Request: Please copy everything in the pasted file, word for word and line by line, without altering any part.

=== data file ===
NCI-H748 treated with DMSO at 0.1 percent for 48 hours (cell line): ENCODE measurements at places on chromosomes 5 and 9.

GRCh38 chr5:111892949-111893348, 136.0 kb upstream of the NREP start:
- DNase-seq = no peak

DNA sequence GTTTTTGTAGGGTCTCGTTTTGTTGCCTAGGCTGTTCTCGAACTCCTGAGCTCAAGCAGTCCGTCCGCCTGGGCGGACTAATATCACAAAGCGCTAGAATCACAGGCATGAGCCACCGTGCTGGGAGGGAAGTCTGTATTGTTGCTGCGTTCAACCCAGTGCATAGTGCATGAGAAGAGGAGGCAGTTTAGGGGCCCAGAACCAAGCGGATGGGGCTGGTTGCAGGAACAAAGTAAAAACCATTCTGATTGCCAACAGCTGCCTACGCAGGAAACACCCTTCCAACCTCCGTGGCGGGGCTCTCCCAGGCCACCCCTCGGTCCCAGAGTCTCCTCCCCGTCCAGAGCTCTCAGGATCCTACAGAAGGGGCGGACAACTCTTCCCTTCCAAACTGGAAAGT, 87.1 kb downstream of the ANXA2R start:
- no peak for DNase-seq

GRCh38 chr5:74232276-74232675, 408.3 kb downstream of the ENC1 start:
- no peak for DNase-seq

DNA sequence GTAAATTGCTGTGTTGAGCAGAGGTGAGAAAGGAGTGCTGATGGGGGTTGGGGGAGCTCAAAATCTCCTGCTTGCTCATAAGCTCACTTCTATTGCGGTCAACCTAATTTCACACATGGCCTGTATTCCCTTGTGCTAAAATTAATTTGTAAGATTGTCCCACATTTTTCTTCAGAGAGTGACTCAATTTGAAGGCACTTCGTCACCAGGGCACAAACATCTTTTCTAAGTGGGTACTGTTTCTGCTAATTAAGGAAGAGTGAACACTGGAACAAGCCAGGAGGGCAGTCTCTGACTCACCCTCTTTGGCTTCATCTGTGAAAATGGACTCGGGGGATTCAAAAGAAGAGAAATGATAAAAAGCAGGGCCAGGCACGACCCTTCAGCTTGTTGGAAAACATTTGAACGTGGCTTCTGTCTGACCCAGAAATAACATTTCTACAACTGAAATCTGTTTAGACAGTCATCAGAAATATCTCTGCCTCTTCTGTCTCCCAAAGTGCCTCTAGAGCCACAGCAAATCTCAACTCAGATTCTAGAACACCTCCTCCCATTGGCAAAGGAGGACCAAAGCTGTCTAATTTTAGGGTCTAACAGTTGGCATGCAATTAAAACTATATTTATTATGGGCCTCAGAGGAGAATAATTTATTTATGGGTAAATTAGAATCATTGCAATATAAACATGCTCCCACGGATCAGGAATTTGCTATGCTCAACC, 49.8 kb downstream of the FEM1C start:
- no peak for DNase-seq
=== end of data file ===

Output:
NCI-H748 treated with DMSO at 0.1 percent for 48 hours (cell line): ENCODE measurements at places on chromosomes 5 and 9.

GRCh38 chr5:111892949-111893348, 136.0 kb upstream of the NREP start:
- DNase-seq = no peak

DNA sequence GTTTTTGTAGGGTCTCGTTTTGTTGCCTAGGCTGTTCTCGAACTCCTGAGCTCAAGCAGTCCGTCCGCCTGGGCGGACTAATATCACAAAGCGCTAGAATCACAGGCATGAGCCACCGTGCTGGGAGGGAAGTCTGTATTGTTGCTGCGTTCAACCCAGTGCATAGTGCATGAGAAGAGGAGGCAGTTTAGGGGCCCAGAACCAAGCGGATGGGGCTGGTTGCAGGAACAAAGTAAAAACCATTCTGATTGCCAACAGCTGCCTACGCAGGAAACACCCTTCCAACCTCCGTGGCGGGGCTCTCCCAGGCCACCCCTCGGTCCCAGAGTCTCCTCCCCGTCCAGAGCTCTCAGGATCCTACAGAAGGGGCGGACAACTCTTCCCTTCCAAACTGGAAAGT, 87.1 kb downstream of the ANXA2R start:
- no peak for DNase-seq

GRCh38 chr5:74232276-74232675, 408.3 kb downstream of the ENC1 start:
- no peak for DNase-seq

DNA sequence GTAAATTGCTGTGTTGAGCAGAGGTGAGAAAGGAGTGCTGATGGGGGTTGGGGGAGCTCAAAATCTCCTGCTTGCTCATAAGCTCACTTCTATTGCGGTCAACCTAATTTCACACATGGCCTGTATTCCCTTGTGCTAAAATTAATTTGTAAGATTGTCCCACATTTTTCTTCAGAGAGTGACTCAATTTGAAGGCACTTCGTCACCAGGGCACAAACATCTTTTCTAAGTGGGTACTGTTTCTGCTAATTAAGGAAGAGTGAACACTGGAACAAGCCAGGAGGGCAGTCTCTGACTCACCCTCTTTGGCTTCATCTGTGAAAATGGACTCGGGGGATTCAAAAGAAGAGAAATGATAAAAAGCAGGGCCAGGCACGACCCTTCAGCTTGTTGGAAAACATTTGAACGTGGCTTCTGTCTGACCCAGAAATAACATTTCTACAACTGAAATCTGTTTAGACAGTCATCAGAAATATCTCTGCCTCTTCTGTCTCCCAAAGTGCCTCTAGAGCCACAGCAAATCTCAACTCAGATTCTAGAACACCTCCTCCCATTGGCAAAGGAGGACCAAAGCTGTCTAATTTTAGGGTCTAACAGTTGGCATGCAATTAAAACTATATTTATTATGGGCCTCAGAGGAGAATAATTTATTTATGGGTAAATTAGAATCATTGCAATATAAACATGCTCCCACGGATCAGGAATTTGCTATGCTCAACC, 49.8 kb downstream of the FEM1C start:
- no peak for DNase-seq